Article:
An urban myth claims that crashed planes have a higher cancellation rate than ones that arrive safely. There are no statistics to support this claim. Psychologist say people create such stories to make themselves feel better about flying. After all, your higher sense of self preservation would prevent you from getting on a doomed plane.
I was taking a late flight and the gate area was mostly deserted. I was eating a fast food burger and watching a couple at the last chance slot machines, I've always said McCarin in Las Vegas is just a casino with an airport theme. I was chuckling because the guy was playing slots but his companion was telling him what to do. Is there a cashier cage in the airport? I had no idea.
I didn't know why but I really didn't want to fly that night. Perhaps it was just the usual end of vacation funk, maybe it was the long trek ahead of me or maybe it was just the late hour. Whatever it was I really wasn't looking forward to this flight.
One of my favorite Twilight Zone episodes is called Twenty Two. The basic story is a woman has a nervous breakdown and winds up in the hospital. While there she keeps having the same lucid dream about a nurse walking down a hall. She follows and they wind up at room 22, which just happens to be the morgue. The nurse turns around and says "Room for one more". The woman screams and runs back to her bed.
The doctors assure the woman that there is no room 22 or a morgue in the hospital and nobody on staff resembles the description of the nurse. They chalk the dream up to the woman's breakdown and subscribe her sleeping pills.
The woman recovers and is heading home. She goes to the airport where the events of her dream start coming true, the clock strikes the same hour, someone breaks a glass like in her dream and she just happens to be on flight 22. As she climbs the stairs to the plane (it was the early 60'sbefore the invention of the walkway) and who is the stewardess on the flight? Yep, it's the nurse, and she just happens to say "Room for one more honey" The woman screams and runs back into the terminal and collapses in terror. And you can guess what happens next, the plane crashes in a huge fireball killing everyone on board.
After a short wait the incoming plane arrived and we boarded. There was the standard crowd of people who first had to line up in front of the gate despite their section not being called. Then there was the wait as people tried to jam their overstuffed carry on bags in the overhead compartment. Finally everyone settled down and we taxied to the runway. I don't know why but I just didn't want to be on that plane. It wasn't the trip anymore but the plane itself.
We took off without incident and the clouds cleared just long enough for me to get a great view of the Hoover Dam lit up at night. Even thisspectacular view didn't cheer up my mood. I was hoping we got to Phoenix in record time. I tried to sleep but the best I could do was a light doze, the kind where you are half asleep and half awake. Are we there yet?
There's a scene in the movie Fight Club where Edward Norton's character ( who doesn't have a name) is on a flight and is half asleep. He is looking out the window when he sees another plane coming right at them. The plane smashes into his flight and he watches the cabin get torn to pieces. He wakes up to find himself sitting next to Tyler Durden, played by Brad Pitt, and his life changes drastically.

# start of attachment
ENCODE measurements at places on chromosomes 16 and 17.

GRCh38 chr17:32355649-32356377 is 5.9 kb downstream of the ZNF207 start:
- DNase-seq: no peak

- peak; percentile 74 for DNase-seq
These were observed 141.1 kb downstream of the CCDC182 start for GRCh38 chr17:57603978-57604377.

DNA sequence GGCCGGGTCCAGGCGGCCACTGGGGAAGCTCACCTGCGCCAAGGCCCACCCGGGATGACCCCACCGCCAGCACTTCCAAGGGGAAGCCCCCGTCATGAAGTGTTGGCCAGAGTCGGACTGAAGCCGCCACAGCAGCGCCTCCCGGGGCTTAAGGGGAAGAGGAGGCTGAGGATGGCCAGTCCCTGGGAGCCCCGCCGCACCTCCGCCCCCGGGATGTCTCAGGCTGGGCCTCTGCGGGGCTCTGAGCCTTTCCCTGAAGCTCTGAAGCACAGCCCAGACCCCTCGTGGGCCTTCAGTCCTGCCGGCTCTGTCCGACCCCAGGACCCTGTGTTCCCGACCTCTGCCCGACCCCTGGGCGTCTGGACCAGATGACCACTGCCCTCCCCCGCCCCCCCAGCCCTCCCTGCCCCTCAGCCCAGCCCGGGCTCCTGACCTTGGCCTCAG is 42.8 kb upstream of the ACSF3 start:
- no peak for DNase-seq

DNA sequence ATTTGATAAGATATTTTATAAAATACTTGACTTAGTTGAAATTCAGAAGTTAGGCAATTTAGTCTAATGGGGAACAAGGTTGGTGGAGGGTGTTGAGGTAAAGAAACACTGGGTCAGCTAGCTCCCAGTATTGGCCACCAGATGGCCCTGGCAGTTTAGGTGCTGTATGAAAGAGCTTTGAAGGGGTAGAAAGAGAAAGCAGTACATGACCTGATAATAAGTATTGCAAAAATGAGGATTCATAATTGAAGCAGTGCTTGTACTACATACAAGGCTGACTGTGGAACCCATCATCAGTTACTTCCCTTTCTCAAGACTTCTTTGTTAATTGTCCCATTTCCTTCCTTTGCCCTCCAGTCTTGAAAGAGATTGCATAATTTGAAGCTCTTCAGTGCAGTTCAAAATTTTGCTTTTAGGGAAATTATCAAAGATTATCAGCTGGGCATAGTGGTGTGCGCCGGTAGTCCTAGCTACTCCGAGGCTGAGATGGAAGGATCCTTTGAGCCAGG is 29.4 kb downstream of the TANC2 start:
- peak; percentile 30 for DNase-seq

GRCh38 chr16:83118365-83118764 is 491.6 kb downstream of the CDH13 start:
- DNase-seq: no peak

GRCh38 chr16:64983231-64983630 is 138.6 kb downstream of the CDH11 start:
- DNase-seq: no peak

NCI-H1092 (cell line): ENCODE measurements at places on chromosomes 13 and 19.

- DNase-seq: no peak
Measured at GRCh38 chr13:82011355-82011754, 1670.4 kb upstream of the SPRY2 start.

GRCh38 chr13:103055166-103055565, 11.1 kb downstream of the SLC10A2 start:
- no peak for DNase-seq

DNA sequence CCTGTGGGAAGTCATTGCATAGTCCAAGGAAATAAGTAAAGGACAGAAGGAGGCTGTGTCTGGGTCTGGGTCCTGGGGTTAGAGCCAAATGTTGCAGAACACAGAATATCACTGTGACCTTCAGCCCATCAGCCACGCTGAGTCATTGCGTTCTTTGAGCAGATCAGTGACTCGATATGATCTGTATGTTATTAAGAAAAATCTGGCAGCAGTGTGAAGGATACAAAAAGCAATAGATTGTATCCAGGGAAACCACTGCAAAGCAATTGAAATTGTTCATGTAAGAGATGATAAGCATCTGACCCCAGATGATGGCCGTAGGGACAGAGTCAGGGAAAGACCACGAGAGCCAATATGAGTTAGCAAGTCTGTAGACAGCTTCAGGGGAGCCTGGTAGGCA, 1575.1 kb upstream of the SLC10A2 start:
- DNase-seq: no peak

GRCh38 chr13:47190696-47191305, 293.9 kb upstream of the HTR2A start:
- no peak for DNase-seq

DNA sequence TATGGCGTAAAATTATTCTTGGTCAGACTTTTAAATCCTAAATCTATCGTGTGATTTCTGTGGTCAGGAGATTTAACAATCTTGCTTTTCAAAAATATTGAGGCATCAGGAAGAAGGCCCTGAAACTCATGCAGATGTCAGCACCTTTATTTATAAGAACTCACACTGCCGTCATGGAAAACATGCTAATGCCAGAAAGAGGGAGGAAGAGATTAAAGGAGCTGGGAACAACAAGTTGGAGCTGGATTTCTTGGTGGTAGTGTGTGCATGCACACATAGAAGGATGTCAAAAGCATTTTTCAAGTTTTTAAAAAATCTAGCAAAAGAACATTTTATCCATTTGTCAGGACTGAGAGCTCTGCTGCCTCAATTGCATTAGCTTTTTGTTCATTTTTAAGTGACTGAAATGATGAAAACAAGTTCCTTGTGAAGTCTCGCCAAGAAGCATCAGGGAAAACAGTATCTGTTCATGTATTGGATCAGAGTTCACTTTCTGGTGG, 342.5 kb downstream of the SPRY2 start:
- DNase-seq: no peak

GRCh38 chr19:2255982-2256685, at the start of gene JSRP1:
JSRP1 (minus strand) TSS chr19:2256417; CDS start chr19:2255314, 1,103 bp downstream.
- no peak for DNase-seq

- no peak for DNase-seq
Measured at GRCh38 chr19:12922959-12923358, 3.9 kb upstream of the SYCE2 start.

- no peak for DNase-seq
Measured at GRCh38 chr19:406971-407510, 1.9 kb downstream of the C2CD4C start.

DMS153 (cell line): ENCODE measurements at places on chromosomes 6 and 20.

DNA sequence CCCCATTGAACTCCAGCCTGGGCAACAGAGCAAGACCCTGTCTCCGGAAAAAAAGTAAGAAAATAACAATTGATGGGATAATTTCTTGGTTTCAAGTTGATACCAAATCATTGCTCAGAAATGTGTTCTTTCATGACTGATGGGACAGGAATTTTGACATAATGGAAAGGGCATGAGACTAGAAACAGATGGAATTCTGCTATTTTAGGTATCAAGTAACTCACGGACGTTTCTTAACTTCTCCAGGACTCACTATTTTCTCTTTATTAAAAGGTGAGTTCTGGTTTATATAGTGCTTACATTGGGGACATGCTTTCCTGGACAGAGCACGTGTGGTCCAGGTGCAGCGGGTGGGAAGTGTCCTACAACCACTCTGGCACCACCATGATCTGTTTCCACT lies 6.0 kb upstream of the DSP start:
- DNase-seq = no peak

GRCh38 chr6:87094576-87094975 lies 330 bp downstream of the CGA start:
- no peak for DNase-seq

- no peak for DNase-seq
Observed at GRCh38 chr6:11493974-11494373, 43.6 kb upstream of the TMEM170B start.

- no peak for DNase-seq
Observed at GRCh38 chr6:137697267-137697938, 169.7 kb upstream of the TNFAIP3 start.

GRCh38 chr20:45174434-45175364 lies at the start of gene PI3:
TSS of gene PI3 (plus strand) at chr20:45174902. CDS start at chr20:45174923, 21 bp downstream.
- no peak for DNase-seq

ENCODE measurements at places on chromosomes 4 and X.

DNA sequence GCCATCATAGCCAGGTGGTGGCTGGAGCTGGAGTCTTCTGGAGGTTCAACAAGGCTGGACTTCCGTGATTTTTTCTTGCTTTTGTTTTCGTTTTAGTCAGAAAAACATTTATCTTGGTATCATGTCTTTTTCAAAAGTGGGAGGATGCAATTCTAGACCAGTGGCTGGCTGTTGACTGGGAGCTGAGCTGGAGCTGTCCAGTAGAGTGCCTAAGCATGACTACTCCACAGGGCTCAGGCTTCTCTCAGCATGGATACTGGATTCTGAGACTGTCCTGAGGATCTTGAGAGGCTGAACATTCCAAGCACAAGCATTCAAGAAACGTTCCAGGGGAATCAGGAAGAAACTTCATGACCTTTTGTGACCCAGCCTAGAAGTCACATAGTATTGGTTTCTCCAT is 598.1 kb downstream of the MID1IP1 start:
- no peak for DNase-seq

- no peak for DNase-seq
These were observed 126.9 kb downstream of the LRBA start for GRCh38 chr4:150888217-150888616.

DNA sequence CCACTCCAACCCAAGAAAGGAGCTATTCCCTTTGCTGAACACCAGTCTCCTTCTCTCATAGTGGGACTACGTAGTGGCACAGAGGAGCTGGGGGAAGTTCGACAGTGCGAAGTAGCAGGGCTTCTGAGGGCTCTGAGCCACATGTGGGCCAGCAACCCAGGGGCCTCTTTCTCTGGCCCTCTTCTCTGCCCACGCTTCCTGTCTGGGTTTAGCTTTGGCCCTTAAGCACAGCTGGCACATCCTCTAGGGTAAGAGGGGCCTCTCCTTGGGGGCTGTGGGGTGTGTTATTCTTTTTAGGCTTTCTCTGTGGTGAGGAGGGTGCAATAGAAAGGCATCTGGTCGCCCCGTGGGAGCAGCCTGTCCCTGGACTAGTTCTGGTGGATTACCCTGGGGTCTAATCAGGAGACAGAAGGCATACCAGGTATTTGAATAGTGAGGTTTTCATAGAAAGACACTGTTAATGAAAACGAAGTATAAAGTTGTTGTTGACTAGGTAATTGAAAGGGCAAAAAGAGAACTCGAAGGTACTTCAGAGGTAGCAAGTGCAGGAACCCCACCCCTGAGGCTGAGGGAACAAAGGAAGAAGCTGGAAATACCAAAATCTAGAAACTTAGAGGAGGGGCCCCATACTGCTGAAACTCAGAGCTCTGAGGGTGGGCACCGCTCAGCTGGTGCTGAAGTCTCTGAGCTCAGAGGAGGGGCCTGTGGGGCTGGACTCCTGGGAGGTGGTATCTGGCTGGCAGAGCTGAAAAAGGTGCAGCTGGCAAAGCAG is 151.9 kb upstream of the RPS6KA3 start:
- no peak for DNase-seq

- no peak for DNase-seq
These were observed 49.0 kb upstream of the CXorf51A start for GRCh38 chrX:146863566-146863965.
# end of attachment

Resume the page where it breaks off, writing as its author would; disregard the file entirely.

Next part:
We finally began our decent into Phoenix. As we circled the city I became very impatient, I just wanted to be on the ground. I wanted off this plane and as quickly as possible but it seemed like we were taking forever, even though we probably landed quicker than normal due to the lateness of the hour and the fewer flights at that time of year. I was never so happy when we touched down and taxied to the gate area. Just open the door and let me off.
The wost airline disaster occurred on the island of Temerofe off the coast of Spain. Several major airlines had been diverted to the tiny airport after a terrorist attack has shut down a mainland airport. Ground fog and miss communication, along with a KLM pilots attempt to maintain his on time record resulted in his plane trying to take off directly into the path of a landing Pan Am 747. 583 passengers and crew were killed in the crash and the international flight committee changed the rules regarding take offs and landing.
I never understood why the minute the plane stops rolling people jump up into the aisle to grab their overstuffed bags out of the overhead compartment. The walkway won't be connected to the plane for a good five minutes and nobody is really going anywhere. I prefer to sit and wait, even though I wanted to get off this plane as quickly as possible.
As I sat there I looked out the window, there was a guy with a flashlight walking around under the wing. I figured he was doing a standard check and put it out of my mind, until the second guy walked up. The new guy was wearing a dress shirt and a tie and was also inspecting the bottom side of the wing, he sure didn't look like the ground crew. I didn't really think that much about it until the first guy pointed his flashlight at the tarmac, there was a puddle of clear liquid, about the size of a serving platter, and then he pointed it further up the wing to another puddle about the size of a large dinner plate. This was not normal. The cabin door opened up and I got off that plane as quickly as I could.
Later when chatting with a pilot friend on Twitter I found out the puddle were more than likely jet fuel. The pilots on the flight must have known about the leak since the ground crew began the inspection as soon as we landed. I was grateful it was a short flight.
They say there is no such thing as ESP and people only believe they would know not to get on a dangerous flight to make themselves feel better about flying.